It was well known throughout the 2003 recall election that Mr. Schwarzenegger was totally in the pocket of California business interests. His only passions throughout the campaign were taxes and "the business climate." But of course, to the MSM, business interests are not a "special" interests.

In point of fact, the three most powerful daily newspapers in the country: The New York Times, The Wall Street Journal, and The Washington Post, have all published ignorant, silly partisan junk about California lately. I am not shocked that it was printed. I am shocked by the fact that nobody cares. Gentle reader, that's why we need a "Media Matters for California" and every state in the union.

Editorial: The Wall Street Journal, June 26, 2009
"How three liberal states got into deep trouble with 'progressive' ideas"

President Obama has bet the economy on his program to grow the government and finance it with a more progressive tax system. It's hard to miss the irony that he's pitching this change in Washington even as the same governance model is imploding in three of the largest American states where it has been dominant for years -- California, New Jersey and New York.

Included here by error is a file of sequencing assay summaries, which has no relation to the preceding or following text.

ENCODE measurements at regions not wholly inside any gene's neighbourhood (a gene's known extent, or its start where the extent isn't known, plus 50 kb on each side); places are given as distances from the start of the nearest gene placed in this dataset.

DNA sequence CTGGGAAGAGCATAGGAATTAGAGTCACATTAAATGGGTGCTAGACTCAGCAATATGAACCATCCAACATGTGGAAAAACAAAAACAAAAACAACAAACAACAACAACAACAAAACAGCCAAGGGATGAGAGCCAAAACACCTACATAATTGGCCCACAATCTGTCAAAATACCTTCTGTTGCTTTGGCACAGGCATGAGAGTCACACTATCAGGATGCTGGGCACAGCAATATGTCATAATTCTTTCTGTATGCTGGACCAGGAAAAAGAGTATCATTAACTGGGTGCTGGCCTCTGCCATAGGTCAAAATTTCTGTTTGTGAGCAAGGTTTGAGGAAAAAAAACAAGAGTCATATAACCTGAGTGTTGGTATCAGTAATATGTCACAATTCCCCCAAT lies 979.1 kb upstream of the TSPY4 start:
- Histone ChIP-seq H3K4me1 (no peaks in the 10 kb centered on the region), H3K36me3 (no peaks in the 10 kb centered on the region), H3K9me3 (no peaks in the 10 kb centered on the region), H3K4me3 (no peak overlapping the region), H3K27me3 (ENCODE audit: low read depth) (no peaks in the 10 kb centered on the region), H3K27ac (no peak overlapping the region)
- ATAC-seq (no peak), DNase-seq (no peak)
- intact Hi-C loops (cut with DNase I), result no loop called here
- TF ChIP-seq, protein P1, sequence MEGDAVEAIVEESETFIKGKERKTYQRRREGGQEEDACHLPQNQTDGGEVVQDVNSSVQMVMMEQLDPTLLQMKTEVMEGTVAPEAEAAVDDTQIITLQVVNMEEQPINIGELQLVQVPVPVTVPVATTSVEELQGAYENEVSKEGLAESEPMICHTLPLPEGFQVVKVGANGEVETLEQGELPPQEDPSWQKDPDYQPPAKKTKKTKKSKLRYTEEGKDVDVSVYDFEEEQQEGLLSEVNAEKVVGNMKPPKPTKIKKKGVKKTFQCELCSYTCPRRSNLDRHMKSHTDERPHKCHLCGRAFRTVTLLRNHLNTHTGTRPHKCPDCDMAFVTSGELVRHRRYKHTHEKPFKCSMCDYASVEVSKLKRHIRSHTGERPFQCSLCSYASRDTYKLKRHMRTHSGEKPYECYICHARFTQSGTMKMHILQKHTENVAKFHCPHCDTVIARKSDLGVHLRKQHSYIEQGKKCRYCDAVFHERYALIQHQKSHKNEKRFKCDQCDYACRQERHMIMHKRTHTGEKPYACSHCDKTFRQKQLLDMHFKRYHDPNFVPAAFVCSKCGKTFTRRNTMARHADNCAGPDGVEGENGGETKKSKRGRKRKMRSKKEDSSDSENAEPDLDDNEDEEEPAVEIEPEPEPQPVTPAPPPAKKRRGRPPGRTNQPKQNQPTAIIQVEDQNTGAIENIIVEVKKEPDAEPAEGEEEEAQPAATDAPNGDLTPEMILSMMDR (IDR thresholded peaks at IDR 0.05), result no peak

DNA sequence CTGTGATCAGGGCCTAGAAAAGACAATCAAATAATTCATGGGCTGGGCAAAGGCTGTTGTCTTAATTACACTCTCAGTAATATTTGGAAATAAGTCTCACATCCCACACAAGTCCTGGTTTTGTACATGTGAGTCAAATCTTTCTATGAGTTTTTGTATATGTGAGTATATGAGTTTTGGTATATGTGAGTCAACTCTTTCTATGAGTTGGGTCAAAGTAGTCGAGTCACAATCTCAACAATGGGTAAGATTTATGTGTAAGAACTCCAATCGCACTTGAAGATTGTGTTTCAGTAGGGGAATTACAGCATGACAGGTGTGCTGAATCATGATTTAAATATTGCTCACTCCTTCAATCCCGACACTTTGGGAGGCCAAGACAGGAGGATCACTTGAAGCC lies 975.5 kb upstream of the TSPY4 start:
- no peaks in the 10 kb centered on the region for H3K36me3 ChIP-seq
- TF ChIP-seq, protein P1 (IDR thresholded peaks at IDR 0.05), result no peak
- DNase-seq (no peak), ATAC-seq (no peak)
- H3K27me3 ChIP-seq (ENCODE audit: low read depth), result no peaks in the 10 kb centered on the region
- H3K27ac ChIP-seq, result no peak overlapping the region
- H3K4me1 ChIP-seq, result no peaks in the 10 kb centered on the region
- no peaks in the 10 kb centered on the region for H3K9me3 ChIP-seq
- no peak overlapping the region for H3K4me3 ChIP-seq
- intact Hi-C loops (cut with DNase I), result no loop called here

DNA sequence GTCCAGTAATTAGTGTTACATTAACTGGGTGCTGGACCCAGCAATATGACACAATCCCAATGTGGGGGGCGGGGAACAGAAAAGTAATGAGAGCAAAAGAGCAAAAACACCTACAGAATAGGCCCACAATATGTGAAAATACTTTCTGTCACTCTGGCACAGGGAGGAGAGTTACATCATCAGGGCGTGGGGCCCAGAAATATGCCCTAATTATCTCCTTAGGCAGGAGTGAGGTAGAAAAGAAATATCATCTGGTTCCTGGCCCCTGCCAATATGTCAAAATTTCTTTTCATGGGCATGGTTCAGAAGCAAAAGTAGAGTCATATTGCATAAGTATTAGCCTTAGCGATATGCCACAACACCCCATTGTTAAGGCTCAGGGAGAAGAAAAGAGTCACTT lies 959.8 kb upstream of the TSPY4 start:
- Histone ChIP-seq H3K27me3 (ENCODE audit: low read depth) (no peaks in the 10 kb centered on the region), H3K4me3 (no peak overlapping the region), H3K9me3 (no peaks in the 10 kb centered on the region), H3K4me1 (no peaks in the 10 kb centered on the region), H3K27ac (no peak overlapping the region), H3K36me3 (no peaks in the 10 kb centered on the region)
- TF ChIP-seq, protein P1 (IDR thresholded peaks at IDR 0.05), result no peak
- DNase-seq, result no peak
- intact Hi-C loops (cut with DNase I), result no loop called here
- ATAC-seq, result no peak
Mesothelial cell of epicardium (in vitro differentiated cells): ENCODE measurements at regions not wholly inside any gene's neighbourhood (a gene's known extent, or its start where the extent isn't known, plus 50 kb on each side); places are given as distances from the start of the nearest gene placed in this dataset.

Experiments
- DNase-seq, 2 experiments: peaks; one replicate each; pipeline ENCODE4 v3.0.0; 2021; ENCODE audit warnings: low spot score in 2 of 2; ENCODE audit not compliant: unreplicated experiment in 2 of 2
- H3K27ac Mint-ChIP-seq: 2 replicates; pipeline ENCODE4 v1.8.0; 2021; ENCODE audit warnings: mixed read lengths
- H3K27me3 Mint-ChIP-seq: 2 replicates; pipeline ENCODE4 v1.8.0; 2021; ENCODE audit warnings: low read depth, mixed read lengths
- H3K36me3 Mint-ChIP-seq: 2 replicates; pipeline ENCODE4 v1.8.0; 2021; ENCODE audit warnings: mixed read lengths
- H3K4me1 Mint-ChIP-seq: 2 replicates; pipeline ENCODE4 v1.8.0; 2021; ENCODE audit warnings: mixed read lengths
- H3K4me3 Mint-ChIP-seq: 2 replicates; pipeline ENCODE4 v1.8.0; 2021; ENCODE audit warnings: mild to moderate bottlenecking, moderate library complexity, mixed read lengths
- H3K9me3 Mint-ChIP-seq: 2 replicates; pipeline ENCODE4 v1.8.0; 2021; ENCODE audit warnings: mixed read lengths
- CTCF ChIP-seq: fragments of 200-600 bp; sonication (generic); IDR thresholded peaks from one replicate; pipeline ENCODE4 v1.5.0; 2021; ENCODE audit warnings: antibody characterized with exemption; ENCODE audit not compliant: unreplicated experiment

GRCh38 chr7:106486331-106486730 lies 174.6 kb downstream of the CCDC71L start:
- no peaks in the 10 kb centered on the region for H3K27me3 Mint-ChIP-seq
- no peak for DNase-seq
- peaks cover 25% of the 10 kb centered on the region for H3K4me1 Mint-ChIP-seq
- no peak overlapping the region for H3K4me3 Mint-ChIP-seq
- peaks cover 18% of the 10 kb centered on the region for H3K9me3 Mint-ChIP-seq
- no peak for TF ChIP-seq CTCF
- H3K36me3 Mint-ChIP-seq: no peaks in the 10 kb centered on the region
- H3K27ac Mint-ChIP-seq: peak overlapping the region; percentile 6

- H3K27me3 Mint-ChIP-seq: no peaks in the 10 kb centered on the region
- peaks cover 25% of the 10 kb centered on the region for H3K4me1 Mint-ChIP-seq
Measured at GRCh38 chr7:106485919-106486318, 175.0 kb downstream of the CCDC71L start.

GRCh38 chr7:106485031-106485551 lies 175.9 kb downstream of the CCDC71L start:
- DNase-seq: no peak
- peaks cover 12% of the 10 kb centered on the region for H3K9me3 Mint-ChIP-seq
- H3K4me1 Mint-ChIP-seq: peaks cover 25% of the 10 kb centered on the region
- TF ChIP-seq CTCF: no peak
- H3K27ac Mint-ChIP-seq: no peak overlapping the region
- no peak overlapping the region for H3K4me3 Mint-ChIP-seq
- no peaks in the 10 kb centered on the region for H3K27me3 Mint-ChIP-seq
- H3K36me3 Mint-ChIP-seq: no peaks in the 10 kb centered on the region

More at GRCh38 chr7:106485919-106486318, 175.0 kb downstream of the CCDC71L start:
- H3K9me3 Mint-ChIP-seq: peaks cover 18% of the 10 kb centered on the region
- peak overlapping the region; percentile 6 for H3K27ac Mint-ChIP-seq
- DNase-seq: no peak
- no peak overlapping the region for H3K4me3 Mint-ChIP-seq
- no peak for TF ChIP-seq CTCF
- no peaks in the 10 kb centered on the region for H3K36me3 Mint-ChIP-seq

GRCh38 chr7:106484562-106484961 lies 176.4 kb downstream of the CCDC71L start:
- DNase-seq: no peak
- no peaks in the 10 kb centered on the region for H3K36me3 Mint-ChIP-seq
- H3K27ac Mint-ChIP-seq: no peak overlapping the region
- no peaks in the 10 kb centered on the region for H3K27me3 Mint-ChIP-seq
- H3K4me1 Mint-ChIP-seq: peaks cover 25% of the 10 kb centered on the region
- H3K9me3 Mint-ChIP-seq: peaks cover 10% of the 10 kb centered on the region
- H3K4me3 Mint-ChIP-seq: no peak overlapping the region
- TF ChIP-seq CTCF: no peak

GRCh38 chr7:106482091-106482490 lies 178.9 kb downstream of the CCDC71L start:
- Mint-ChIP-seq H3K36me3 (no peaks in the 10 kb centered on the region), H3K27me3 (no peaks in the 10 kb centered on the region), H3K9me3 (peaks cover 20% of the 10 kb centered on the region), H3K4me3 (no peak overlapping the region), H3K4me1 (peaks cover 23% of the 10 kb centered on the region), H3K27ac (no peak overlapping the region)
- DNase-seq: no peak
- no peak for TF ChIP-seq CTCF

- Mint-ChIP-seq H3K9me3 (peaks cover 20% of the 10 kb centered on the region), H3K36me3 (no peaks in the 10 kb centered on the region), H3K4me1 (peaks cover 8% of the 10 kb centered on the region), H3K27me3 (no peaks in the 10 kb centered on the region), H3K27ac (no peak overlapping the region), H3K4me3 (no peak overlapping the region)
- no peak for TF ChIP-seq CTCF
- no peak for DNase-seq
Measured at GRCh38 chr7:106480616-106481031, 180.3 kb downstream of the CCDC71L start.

A decade ago all three states were among America's most prosperous. California was the unrivaled technology center of the globe. New York was its financial capital. New Jersey is the third wealthiest state in the nation after Connecticut and Massachusetts. All three are now suffering from devastating budget deficits as the bills for years of tax-and-spend governance come due.

These states have been models of "progressive" policies that are supposed to create wealth: high tax rates on the rich, lots of government "investments," heavy unionization and a large government role in health care.

The Washington Post, May 3, 2009.
"No More California Dreaming" by George F. Will